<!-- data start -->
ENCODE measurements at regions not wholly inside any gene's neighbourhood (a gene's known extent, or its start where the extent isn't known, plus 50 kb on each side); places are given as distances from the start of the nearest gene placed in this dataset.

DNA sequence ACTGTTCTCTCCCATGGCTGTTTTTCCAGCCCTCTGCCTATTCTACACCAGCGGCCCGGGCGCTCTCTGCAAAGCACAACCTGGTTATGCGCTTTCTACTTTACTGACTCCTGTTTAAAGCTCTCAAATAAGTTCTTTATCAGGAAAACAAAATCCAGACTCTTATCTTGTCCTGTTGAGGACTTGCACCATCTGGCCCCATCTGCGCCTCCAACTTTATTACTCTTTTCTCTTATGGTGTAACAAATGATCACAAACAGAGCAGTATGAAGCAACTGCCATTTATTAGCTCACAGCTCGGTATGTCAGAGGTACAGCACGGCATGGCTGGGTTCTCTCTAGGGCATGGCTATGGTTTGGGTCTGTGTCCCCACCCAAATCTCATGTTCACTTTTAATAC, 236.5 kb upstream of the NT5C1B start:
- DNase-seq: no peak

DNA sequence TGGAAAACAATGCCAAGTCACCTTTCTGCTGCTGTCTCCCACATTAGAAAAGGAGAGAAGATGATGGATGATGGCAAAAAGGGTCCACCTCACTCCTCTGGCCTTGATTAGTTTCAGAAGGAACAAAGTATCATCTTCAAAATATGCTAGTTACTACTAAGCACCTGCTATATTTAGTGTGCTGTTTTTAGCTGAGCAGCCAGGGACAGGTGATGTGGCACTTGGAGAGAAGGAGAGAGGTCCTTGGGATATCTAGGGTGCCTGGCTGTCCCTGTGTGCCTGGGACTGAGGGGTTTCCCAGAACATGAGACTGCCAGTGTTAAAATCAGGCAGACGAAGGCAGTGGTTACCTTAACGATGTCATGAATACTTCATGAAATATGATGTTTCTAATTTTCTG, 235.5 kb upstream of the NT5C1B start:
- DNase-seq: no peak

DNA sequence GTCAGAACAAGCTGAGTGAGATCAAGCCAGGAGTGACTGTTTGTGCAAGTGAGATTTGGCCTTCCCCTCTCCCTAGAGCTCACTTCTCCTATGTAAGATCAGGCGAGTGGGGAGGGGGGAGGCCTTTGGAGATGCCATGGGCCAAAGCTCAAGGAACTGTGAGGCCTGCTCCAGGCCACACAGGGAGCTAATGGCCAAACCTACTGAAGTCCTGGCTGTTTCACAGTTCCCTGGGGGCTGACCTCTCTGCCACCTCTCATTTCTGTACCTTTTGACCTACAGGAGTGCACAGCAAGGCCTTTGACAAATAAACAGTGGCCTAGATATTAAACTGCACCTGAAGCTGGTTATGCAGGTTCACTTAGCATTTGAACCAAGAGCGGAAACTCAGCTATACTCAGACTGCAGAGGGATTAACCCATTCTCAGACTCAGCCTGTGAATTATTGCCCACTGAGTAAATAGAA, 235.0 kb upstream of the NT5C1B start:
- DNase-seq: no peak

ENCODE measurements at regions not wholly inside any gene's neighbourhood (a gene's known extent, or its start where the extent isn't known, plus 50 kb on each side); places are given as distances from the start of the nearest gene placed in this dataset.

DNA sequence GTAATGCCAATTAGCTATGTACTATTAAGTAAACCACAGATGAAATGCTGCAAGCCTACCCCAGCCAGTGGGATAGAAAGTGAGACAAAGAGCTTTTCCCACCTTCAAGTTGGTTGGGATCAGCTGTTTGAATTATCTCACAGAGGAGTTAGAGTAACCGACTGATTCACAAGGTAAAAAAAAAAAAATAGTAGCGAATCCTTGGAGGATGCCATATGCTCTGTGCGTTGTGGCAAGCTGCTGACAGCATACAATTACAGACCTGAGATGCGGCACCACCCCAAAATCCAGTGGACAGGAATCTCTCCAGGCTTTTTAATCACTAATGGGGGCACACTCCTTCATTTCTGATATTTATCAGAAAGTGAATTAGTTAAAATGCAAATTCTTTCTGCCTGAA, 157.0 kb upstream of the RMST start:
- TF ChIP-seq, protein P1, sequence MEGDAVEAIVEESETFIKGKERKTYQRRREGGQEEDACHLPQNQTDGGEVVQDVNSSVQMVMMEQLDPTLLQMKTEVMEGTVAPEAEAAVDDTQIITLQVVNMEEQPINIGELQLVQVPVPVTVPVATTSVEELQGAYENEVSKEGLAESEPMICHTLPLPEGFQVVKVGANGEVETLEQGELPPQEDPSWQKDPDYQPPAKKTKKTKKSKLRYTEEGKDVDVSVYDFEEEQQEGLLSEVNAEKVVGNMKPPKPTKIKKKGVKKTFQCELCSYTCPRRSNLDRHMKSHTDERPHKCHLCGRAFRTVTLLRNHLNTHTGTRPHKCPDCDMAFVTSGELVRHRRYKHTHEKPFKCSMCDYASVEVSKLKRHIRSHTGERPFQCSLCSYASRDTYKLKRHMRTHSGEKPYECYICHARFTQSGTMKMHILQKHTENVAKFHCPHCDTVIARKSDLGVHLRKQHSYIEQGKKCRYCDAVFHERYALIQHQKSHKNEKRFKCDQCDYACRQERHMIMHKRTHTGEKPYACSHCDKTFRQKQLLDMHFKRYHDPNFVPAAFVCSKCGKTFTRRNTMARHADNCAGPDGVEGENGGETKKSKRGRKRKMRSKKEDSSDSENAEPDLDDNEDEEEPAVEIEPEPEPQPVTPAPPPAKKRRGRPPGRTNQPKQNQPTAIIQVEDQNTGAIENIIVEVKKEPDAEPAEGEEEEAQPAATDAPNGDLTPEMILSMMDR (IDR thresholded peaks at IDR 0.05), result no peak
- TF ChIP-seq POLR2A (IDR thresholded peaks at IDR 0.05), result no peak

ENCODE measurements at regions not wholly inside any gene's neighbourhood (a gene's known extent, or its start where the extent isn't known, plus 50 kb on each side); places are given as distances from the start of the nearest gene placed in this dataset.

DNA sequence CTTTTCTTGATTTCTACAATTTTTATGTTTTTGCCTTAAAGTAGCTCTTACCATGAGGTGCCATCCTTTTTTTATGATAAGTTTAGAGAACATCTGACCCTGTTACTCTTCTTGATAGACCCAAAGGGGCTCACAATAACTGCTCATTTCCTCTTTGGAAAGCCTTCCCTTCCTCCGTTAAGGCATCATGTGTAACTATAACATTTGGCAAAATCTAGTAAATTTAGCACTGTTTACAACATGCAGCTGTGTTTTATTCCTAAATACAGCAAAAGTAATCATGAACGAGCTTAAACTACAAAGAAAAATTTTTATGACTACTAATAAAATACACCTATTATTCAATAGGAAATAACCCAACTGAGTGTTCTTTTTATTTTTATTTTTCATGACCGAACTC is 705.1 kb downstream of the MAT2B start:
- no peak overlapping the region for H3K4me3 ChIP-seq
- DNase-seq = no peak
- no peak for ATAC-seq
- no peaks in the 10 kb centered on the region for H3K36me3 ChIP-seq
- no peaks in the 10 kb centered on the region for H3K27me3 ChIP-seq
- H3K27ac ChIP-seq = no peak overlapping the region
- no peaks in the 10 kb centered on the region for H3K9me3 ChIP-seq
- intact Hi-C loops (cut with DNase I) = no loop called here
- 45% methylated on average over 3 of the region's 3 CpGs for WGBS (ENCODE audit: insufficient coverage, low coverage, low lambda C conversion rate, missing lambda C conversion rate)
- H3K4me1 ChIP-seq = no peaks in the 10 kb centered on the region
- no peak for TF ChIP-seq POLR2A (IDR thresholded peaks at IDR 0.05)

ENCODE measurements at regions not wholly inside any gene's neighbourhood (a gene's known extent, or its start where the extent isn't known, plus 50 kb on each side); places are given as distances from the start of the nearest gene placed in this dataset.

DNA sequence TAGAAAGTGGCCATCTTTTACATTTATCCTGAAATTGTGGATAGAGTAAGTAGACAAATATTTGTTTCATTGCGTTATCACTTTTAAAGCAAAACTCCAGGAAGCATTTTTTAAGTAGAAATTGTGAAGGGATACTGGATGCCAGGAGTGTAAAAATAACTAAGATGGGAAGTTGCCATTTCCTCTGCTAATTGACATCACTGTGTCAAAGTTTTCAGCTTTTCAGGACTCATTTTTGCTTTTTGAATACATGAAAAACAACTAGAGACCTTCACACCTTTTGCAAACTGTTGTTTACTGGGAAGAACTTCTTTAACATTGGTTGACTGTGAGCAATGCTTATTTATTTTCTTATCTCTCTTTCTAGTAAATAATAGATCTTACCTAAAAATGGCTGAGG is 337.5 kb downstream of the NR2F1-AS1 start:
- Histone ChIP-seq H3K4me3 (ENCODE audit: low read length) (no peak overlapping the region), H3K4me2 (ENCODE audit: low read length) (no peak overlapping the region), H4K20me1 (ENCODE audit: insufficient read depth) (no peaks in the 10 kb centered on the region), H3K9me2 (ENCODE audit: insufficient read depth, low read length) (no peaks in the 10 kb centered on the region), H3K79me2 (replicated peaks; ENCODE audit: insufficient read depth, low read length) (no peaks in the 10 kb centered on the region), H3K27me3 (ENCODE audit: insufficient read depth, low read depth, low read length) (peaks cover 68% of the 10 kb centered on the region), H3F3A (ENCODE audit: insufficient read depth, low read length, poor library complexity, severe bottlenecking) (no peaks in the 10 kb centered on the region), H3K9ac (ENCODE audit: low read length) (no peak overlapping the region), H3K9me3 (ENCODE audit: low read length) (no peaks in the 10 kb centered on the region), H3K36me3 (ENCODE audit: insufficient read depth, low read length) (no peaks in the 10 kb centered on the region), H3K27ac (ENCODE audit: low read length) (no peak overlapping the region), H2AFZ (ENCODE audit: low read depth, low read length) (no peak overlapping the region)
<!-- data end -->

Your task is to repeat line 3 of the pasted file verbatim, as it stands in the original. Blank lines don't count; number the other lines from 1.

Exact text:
- DNase-seq: no peak